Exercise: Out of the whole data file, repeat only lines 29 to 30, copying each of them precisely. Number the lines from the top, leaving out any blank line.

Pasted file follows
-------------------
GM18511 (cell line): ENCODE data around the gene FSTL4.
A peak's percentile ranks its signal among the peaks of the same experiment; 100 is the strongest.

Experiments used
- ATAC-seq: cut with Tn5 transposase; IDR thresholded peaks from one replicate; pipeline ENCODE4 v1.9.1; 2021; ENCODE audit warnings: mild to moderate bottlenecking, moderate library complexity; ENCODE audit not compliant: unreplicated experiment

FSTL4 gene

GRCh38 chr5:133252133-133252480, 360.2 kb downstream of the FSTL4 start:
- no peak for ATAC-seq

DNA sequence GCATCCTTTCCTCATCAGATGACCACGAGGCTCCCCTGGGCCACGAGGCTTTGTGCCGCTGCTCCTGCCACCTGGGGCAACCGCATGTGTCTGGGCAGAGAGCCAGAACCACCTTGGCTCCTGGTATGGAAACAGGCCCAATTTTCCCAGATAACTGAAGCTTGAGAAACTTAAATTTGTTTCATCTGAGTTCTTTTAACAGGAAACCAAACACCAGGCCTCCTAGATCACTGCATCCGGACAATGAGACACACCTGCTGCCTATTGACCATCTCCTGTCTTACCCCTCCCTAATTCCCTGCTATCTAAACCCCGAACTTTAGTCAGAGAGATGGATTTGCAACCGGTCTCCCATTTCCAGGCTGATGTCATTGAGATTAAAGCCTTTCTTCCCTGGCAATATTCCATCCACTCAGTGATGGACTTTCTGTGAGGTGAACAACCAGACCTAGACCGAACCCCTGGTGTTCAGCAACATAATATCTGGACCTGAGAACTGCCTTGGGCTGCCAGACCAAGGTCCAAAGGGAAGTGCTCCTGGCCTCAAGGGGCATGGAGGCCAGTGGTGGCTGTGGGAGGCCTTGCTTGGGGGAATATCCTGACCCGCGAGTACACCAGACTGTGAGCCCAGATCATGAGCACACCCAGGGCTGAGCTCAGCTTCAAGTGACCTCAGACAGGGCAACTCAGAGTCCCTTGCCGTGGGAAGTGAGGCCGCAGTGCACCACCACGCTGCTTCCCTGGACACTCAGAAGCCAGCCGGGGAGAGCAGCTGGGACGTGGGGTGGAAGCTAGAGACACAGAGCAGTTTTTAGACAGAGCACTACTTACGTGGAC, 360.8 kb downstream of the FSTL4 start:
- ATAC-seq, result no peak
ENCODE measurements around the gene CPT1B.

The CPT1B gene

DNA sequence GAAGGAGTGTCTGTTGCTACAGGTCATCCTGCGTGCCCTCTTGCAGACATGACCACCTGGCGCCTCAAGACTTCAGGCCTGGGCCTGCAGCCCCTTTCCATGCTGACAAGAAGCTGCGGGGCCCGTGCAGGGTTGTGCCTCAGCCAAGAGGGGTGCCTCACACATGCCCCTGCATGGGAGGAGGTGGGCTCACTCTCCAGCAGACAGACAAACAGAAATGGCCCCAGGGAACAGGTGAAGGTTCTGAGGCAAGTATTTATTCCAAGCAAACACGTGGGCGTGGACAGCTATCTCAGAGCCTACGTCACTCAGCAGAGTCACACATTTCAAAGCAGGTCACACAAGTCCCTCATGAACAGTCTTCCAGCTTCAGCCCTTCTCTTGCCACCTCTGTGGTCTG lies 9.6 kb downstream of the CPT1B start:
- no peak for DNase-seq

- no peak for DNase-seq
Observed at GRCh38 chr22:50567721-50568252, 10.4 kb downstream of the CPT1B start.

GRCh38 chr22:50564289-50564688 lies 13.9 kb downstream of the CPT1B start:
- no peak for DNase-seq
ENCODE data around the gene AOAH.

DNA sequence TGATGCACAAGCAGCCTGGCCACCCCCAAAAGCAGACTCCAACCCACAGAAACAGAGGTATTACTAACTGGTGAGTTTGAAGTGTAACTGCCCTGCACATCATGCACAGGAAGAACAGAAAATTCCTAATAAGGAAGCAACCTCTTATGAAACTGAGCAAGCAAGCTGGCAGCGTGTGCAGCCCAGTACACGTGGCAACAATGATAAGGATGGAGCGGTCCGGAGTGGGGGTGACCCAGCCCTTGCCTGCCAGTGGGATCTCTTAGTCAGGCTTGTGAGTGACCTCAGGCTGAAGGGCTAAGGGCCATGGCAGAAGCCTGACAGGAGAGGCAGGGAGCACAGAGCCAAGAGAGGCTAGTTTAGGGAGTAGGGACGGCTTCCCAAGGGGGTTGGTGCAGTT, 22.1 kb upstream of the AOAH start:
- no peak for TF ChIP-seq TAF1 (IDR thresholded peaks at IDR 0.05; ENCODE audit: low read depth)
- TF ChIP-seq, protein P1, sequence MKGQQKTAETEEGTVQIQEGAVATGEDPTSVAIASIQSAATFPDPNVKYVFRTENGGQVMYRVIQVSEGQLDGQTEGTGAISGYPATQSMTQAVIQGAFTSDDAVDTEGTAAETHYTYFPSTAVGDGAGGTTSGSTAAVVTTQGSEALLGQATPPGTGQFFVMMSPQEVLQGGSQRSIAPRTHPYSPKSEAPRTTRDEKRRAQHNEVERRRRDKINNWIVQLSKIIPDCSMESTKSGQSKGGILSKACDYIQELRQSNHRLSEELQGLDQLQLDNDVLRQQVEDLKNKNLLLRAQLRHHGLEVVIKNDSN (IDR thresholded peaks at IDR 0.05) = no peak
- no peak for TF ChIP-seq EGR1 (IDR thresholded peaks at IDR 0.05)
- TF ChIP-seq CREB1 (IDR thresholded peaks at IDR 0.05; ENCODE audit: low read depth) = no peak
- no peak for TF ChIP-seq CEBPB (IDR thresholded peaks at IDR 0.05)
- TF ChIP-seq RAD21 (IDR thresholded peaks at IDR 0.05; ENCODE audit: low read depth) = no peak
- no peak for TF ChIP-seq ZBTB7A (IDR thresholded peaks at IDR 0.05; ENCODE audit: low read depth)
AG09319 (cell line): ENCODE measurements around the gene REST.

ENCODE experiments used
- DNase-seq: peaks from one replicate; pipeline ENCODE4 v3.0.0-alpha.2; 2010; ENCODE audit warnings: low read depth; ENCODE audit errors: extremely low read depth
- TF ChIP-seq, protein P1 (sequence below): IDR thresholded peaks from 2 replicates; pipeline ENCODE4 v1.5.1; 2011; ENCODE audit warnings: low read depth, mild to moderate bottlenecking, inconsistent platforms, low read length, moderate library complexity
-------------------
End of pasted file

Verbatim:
- DNase-seq: peaks from one replicate; pipeline ENCODE4 v3.0.0-alpha.2; 2010; ENCODE audit warnings: low read depth; ENCODE audit errors: extremely low read depth
- TF ChIP-seq, protein P1 (sequence below): IDR thresholded peaks from 2 replicates; pipeline ENCODE4 v1.5.1; 2011; ENCODE audit warnings: low read depth, mild to moderate bottlenecking, inconsistent platforms, low read length, moderate library complexity